THE NEWEST country in the world is physically large—240,000 square miles, the size of France—and catastrophically ungoverned. It is a featureless grassland for most of its open, landlocked run.
South Sudan is a landscape without clear divisions or functioning borders, touching Sudan and the Arab world to the north and the troubled Democratic Republic of the Congo and Central African Republic to the west, with East Africa pressing up from below. The waters of the Nile and thick seasonal rains drive a wedge of green grass across plains teeming with animals.
The National Geographic explorer Mike Fay made global headlines in 2007 when he completed the first aerial survey in 25 years and estimated that there were 1.3 million animals flowing across it, a great migratory river of white-eared kob and other antelope and gazelle dotted with a stash of elephants and a handful of species—including beisa oryx and Nile lechwe antelope—existing nowhere else on earth. Finding this many unknown animals anywhere was like finding El Dorado, Fay said at the time; finding them in war-torn Africa was even better.
Though no one has counted in decades, there might be ten million people, too. South Sudan is quilted internally by some 60 tribes, many of them nomadic herders with long-standing antagonisms. But a year before my visit, on July 9, 2011, the Dinka, Nuer, Bari, Azande, and dozens of others came together to declare independence and raise the tricolor flag—black, red, and green—of a new nation. The president, a Dinka and former military officer named Salva Kiir, favors black cowboy hats and lives in hotels. A disorganized parliament struggles to create a host of new ministries out of empty buildings, and the National Archives are a pile of crumbling documents on the floor of a tent.
Independence has added innumerable corrupt factions, including newly enriched local businessmen from the Tribe of Hummers. South Sudan is not a society in recovery: there never was any real infrastructure, government, civil society, rules, laws, or rule of law here, so there is nothing to recover. Instead it’s a scratch country, invented as a solution to an insoluble problem of semi permanent war and defined by what it lacks. There is no electrical grid, no mail service, almost no roads even of the dirt kind, and perhaps a few hundred miles of asphalt if you count every paved block in Juba. The have-nots have a lot of not: barely a smidgen of schools, almost no health care, a population living on zero dollars per day in a subsistence-farming economy where cattle are traded like currency. There are more guns than people who can read; refugee camps are more common than towns; snow would be easier to find than a road sign.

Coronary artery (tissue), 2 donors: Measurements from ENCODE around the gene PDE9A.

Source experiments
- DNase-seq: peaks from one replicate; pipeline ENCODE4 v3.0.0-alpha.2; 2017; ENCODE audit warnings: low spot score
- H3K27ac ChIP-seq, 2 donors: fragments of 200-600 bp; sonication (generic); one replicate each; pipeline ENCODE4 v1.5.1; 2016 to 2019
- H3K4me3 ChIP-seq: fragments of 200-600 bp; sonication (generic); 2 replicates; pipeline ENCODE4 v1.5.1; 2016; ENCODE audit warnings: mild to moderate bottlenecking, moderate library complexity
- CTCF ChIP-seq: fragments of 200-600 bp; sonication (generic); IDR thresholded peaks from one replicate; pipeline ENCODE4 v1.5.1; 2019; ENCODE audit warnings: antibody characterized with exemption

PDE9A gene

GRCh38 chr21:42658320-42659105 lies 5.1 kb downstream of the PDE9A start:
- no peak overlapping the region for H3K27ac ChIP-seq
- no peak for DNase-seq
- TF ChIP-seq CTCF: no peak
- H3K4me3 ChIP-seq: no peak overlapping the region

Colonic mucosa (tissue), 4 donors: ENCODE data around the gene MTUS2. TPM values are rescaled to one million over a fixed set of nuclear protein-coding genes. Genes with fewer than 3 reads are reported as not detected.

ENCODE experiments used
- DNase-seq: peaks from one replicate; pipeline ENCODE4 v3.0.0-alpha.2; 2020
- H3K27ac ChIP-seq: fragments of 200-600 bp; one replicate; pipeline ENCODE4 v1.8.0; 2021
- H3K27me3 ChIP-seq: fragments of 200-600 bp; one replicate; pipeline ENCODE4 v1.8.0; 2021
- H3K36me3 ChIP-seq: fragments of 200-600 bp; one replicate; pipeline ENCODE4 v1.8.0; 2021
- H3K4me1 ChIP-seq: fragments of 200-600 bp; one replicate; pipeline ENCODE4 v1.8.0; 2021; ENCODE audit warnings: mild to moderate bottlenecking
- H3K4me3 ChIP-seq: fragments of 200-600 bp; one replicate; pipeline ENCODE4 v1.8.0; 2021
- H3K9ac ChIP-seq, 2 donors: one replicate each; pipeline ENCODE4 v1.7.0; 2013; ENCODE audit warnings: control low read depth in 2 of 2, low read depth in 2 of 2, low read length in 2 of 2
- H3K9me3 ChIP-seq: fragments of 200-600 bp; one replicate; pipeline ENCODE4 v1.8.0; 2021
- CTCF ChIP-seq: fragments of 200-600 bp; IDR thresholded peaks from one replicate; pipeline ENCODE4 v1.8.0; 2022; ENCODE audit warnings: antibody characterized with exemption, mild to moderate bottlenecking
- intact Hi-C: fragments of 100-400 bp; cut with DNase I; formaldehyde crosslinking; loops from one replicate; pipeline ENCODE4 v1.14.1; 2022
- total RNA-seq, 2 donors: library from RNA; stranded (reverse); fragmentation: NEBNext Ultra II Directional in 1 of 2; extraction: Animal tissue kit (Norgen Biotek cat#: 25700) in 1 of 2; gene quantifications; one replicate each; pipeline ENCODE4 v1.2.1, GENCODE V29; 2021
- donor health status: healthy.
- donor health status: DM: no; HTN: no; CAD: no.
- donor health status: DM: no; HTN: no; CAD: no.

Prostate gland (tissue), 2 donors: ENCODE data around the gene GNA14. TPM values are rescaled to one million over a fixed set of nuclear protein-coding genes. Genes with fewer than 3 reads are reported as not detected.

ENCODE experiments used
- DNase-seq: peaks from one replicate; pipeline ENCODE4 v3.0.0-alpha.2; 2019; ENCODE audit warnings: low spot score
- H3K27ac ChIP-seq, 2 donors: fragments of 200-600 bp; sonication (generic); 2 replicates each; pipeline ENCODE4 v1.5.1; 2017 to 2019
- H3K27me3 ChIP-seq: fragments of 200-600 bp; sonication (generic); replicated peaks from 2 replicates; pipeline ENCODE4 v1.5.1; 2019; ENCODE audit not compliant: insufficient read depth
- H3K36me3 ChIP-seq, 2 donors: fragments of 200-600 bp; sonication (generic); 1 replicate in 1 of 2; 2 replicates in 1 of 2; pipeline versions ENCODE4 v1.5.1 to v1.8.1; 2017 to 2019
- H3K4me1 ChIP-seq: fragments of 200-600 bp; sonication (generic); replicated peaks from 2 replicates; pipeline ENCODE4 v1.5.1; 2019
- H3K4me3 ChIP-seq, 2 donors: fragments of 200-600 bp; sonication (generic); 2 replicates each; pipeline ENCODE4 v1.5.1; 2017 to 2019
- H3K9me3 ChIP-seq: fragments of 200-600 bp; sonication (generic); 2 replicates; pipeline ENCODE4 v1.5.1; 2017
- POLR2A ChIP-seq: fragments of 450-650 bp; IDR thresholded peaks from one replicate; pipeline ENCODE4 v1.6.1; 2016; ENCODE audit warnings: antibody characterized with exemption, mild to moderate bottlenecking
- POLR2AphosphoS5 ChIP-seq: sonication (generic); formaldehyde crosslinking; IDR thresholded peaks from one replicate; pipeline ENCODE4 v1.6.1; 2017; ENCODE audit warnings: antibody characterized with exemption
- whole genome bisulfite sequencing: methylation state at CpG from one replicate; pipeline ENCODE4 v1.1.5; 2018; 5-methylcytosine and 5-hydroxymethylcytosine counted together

South Sudan was carved from the much larger, Arab-dominated country of Sudan, the last in a series of remote governments, from ancient Egypt through the Ottoman Empire, which viewed the south chiefly as a source of converts or slaves. In the 19th century, British explorers traced the routes of the Blue and White Niles but left little impression on the land and evacuated in 1956, leaving the northerners—typically pale-skinned Arabs from Sudan’s capital, Khartoum—in charge. The vast open spaces became a kind of formless border between the Middle East and Africa, with Muslims in the north and black Africans, often Christian or animist, in the south.
When people talk about the war here, they have several to choose from. They might mean the anti-British struggle of the 1950s or the coups and countercoups of the 1970s, but they probably mean the south-versus-north war that broke out in 1983 and lasted 22 years. In general, all the wars have pitted central authority in Khartoum against the margins, including the Darfur genocide that began in 2003 in Sudan’s far west. The war in the south featured the same genocidal tactics as in Darfur but ran longer, immobilizing the region for decades.
Unlike Darfur, which still lingers under Sudan’s rule, the southerners actually won. Hiding in the countryside, they wore out the Khartoum regime, which agreed to a peace treaty in 2005. More than five years later, a massive deployment by the UN helped midwife a truly independent South Sudan, and former U.S. Secretary of State Hillary Clinton and current ambassador Susan Page both pushed hard to make the peace deal stick. In 2011, USAID and other agencies spent more than $100 million on everything from schools to refugee camps, including an impressive array of road-building projects. That’s only a quarter of the money promised by the U.S., but this year’s budget calls for $244 million, easily the largest aid package in South Sudan, and Sven’s European Union is also investing heavily in rural development and “capacity building,” the euphemism for helping the South Sudanese construct a government that isn’t corrupt.